Afro-American Folksongs - online book

A Study In Racial And National Music, With Sample Sheet Music & Lyrics.

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Fair in Chicago in 1893, for reasons which can easily be imagined; such spectacles as the travellers describe would not be tolerated in a civilized community anywhere in the world at the present time, though the equally frank danse du ventre, which the Latin satirists scourged cen­turies ago, was to be seen in the Midway Plaisance under circumstances which seemed to have been accepted as a palliative, just as the "tango" and the "turkey-trot," the former African in name and both African in dramatic motif and purpose, are tolerated in circles which call themselves polite to-day. The dances of the Dahomans were war dances. These people have been in constant contact with white traders for more than a hundred years, but they probably take the same "delight in singing, dancing and cutting off heads" now that they did when Forbes visited them three-quarters of a century ago. Indeed, a bit of pantomimic action, which I saw repeated several times at the fair, testified, in a way almost too vivid to be amusing, to the love of decapitation which has been so much commented on by travellers.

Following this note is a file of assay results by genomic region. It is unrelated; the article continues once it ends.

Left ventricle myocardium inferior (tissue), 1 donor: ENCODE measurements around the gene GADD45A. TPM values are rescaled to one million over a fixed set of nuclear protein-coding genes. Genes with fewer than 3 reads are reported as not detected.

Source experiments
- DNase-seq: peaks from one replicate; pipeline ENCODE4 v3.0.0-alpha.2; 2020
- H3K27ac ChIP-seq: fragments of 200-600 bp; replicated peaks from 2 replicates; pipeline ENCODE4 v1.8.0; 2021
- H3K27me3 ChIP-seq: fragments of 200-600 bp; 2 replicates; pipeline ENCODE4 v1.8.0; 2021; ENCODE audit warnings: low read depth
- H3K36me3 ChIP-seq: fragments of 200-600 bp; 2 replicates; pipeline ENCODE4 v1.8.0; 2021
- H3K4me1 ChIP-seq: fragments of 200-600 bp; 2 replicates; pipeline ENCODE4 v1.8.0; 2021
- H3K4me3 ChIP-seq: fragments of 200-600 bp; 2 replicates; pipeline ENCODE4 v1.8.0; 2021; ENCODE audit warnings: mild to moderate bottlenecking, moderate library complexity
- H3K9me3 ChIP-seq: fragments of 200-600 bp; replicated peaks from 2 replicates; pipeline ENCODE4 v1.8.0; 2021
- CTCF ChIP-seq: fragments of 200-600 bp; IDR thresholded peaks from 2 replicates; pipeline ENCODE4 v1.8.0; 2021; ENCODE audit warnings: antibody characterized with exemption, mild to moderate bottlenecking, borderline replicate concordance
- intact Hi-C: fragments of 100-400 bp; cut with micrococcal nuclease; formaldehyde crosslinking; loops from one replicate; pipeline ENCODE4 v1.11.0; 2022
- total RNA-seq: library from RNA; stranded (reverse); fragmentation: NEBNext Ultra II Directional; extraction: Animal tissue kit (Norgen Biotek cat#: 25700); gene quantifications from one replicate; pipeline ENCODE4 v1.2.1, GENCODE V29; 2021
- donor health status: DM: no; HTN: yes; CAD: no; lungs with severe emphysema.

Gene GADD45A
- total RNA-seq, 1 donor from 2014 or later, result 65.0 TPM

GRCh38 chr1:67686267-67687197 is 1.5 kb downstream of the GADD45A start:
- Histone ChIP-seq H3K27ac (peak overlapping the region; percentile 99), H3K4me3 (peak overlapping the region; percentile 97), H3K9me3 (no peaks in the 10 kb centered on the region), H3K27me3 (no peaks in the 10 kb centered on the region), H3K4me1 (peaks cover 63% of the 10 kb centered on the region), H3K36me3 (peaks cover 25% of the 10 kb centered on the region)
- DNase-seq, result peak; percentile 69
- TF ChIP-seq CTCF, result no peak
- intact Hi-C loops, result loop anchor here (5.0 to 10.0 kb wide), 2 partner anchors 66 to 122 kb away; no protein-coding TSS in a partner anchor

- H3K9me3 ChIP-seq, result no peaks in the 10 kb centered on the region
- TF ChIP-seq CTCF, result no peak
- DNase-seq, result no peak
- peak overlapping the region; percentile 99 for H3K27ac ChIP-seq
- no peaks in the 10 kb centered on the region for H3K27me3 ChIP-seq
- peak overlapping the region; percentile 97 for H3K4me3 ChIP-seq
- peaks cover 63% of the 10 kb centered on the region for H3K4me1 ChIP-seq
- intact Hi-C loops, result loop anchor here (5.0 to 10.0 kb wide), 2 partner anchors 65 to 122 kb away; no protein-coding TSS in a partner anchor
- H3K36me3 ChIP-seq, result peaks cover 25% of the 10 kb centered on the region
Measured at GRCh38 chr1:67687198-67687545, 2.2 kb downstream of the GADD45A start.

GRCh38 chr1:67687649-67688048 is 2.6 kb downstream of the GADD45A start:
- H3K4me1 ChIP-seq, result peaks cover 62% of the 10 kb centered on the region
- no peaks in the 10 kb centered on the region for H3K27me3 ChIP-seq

A dozen or more names of dances, all of vague meaning and etymology, have come down to us in the books of men who have written about the negroes in the Western Hemi­sphere, and so far as can be learned all these dances were more or less wild and lascivious. Lascivious they have remained, even in the forms which they have assumed under the influence of French and Spanish culture. There is no doubt in the mind of Friedenthal, whose observations were wide and whose descriptions are sympathetic, that the rhythmical foundation of the fascinating Habanera is a negro product upon which graceful melodies were imposed. "We shall make no error," he writes,1 in assum­ing that the Habanera, as its name already indicates, originated in Havana. Thence it conquered all of Spanish and Portugese America (i. e, Brazil), and also the European settlements in the West Indies, Central and South America. But it is to be particularly observed that only the real Habanera, the dance with simple rhythms, penetrated ' Op. dt., pp. 115-116.
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